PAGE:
Article Text

PDF
Cochrane systematic review
Episiotomy or perineal tears: compared with catgut, synthetic sutures reduce risk of short-term pain and need for resuturing; rapidly absorbing sutures comparable to synthetic but reduce the need for suture removal
  1. Ruwan Fernando
  1. Imperial College Healthcare NHS Trust, St Mary's Hospital, London, UK
  1. Correspondence to Ruwan Fernando
    Department of Urogynaecology, Ground Floor, Cambridge Wing, St Mary's Hospital, Praed Street, London W2 1NY, UK; ruwan.fernando{at}imperial.nhs.uk

Statistics from Altmetric.com

Commentary on:

Importance of this review

Perineal trauma (either perineal tear or episiotomy) is reported to occur in over 60% of women following spontaneous vaginal delivery.1 Complications of perineal trauma following childbirth include haemorrhage, haematoma and abscess formation, perineal pain and discomfort, fistula formation, dyspareunia and anal incontinence. In addition, there has been an increase in litigation related to the complications of perineal trauma following childbirth.2 In this context, the Cochrane review by Kettle and colleagues provides the current best evidence with regards to the use of different suture material for the repair of episiotomy and second-degree perineal tears.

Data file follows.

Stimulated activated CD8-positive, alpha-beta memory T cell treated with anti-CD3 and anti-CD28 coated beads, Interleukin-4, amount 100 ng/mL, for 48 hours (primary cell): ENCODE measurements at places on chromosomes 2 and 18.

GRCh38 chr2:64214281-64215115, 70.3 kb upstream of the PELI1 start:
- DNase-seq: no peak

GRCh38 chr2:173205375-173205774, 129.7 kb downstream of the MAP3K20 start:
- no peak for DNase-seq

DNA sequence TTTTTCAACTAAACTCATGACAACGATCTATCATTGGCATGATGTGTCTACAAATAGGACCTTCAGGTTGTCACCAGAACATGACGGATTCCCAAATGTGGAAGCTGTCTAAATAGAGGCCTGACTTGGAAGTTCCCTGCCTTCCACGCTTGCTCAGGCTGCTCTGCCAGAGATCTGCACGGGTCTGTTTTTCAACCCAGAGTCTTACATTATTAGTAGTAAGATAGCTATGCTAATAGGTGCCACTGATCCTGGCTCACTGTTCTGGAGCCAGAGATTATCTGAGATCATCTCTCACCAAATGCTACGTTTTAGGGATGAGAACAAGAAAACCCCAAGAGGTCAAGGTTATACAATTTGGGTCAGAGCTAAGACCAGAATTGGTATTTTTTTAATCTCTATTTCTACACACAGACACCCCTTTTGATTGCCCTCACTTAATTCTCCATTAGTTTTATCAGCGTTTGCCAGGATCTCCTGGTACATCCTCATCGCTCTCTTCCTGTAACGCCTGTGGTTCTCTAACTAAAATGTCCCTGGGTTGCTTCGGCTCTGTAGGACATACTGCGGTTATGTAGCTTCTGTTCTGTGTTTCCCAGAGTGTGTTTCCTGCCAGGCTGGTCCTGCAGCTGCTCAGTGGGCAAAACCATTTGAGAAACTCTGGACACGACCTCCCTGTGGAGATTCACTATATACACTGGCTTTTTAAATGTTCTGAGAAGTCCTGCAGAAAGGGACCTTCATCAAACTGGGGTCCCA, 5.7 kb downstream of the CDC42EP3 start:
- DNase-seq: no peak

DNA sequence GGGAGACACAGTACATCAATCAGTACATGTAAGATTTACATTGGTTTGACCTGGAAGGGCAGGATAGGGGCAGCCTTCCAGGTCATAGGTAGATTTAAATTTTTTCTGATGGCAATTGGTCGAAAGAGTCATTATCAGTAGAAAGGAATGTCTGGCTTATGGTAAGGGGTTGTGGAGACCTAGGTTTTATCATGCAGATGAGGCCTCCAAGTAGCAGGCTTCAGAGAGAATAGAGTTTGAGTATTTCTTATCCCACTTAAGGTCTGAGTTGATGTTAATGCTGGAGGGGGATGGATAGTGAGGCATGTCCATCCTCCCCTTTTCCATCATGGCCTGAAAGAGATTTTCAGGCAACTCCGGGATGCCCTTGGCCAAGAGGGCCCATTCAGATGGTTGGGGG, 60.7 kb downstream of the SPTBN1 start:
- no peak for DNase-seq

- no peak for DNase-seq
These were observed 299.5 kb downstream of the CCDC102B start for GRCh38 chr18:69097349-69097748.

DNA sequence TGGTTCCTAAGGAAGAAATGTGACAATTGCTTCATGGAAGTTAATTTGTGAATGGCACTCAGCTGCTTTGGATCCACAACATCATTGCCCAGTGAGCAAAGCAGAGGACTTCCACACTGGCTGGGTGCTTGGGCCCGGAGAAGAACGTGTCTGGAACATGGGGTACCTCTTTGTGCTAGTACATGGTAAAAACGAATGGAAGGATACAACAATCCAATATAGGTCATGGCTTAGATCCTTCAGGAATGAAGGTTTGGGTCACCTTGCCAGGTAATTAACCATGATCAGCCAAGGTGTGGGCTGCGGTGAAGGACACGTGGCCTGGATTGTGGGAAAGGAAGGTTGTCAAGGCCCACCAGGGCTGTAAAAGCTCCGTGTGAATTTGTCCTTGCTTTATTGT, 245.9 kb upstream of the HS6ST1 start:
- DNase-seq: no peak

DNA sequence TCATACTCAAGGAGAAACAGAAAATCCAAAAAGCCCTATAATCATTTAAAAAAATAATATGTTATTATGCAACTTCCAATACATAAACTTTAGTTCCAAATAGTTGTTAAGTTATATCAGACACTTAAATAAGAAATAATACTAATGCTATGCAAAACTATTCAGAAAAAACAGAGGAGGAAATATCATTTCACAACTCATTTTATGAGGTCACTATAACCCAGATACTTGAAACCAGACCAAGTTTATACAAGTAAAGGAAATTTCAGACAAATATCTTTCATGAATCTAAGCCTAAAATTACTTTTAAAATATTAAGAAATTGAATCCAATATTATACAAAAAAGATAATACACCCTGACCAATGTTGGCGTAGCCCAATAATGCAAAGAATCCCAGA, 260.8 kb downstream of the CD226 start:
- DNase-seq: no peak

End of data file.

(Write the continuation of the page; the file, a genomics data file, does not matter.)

Summary of findings

The authors carried out a comprehensive …

View Full Text

Request permissions

If you wish to reuse any or all of this article please use the link below which will take you to the Copyright Clearance Center’s RightsLink service. You will be able to get a quick price and instant permission to reuse the content in many different ways.